Most political reporting is focused on the comings and goings in Washington, but the truth is that a lot of the most important policy decisions are taken at the state level. Take Medicaid: the Federal government funds the program, but state legislatures decide eligibility levels. The safety net might be paid mostly with Federal dollars, but it is the people in Hartford, Austin, Albany, Madison or Montgomery that decide who has access to it.
Paul Waldman, at the American Prospect, illustrates this reality:
The numbers above are the income limit to apply for Medicaid for a family of three. Connecticut's are more than ten times higher than Arkansas. At least in Little Rock this will change soon, as the state has signed up for the Medicaid expansion under the Affordable Care Act (starting January 1, the income limit there will be the same as in Massachusetts). Many of the stingiest states, however, are not participating, so in some corners of the country families will have well below the poverty line to qualify for health insurance.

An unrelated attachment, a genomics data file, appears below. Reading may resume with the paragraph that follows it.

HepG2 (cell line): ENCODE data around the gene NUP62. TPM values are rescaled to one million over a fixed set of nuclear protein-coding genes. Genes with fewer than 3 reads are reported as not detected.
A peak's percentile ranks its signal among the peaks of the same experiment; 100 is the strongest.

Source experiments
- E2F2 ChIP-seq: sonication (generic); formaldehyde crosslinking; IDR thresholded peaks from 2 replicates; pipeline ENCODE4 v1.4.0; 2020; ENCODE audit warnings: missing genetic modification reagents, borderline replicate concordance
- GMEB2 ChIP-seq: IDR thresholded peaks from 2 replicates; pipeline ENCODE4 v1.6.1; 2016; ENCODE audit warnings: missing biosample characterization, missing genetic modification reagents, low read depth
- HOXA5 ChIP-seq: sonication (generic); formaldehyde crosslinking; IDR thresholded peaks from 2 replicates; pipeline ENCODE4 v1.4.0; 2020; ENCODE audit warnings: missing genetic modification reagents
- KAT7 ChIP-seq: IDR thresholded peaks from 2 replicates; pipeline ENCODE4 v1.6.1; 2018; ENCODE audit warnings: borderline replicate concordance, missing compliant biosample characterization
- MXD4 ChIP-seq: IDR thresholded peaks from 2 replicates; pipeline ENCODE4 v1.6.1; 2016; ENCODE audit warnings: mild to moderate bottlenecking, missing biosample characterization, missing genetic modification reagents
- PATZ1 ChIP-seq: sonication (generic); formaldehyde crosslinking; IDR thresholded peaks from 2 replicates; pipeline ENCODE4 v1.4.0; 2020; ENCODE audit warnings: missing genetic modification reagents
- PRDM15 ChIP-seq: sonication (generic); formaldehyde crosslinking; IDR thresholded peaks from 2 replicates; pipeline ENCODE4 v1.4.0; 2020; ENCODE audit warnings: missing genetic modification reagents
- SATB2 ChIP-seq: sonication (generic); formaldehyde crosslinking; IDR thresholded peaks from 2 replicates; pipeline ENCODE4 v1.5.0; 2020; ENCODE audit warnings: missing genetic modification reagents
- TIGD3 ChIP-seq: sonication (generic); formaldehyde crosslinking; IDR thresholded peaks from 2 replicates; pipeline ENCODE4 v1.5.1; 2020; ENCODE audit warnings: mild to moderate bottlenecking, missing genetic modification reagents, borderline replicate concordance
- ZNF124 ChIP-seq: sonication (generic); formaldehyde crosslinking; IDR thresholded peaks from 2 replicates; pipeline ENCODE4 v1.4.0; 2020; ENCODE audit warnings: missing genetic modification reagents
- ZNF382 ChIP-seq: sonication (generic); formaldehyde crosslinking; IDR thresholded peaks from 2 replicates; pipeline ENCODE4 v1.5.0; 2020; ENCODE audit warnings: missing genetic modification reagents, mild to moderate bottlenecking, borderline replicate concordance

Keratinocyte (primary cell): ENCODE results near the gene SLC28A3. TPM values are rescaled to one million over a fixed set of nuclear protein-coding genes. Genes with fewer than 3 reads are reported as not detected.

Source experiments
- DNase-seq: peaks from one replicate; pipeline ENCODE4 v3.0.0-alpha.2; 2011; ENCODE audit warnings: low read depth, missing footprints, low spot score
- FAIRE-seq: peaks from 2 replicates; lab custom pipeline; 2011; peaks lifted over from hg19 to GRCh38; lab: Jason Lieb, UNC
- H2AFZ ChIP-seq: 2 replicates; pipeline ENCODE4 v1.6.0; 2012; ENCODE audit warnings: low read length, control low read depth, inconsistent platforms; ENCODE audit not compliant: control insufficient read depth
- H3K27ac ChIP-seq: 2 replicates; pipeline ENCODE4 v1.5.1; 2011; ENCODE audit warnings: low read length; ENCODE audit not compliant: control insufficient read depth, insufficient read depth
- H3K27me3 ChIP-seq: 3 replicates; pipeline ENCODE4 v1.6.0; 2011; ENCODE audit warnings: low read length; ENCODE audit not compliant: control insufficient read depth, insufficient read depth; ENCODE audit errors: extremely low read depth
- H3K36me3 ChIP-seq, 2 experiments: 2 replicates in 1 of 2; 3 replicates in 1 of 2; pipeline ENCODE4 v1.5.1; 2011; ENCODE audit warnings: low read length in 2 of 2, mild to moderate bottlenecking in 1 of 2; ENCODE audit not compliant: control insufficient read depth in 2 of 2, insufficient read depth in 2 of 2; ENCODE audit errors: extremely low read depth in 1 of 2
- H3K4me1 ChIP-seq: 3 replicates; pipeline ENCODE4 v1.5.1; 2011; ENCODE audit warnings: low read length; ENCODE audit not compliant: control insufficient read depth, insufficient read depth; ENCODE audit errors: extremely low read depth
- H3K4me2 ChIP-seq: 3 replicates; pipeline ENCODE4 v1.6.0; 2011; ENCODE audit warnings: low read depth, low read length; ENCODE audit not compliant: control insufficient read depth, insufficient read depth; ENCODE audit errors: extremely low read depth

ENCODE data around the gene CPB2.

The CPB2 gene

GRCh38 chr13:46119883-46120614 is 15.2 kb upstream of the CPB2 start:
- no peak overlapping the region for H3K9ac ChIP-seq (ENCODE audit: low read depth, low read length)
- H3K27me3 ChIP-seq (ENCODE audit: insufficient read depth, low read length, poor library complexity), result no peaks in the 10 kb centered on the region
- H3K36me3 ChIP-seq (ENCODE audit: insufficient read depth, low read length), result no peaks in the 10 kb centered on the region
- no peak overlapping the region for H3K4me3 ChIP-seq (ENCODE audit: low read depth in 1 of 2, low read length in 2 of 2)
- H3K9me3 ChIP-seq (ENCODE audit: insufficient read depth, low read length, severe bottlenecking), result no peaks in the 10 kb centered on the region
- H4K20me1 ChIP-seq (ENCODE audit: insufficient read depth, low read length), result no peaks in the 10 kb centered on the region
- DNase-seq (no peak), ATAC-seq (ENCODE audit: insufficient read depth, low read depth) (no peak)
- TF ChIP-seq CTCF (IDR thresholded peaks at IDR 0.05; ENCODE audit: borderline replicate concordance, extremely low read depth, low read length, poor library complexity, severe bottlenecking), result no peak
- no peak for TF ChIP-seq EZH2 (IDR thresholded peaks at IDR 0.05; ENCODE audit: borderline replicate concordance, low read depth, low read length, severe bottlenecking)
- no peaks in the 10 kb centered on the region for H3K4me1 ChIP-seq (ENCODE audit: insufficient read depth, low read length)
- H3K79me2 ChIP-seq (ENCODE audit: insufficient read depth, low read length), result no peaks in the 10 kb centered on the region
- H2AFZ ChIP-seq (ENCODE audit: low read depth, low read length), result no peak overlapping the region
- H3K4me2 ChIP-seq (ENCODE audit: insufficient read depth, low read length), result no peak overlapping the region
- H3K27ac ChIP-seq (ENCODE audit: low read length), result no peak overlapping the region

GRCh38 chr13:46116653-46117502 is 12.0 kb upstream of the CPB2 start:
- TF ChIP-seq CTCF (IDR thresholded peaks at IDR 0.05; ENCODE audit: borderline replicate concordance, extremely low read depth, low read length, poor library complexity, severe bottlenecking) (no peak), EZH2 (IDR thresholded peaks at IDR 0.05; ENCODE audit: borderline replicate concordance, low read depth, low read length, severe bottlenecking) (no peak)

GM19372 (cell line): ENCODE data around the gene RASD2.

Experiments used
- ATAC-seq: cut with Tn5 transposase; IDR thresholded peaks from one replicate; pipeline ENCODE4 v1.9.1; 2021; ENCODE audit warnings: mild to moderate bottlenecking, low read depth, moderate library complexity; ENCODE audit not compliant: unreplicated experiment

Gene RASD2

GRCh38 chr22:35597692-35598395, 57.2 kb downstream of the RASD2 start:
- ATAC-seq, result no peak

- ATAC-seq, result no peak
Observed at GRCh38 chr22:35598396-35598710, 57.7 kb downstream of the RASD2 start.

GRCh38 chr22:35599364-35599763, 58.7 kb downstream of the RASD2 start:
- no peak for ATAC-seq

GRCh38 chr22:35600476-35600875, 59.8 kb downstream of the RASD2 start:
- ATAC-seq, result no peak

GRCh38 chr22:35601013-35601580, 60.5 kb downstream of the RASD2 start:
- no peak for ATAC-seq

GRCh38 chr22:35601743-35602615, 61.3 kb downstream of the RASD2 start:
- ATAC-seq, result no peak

That's one of the reason why CAHS does so much policy work at the state level, and that's why what we do in Connecticut matters. It is the state who decides how generous our safety net will be, not just Washington.
We work every day to make Connecticut a better place. Our policy work has helped improve the safety net on our state in many ways, from the state EITC to Care for Kids. If you believe that our work is important, please donate.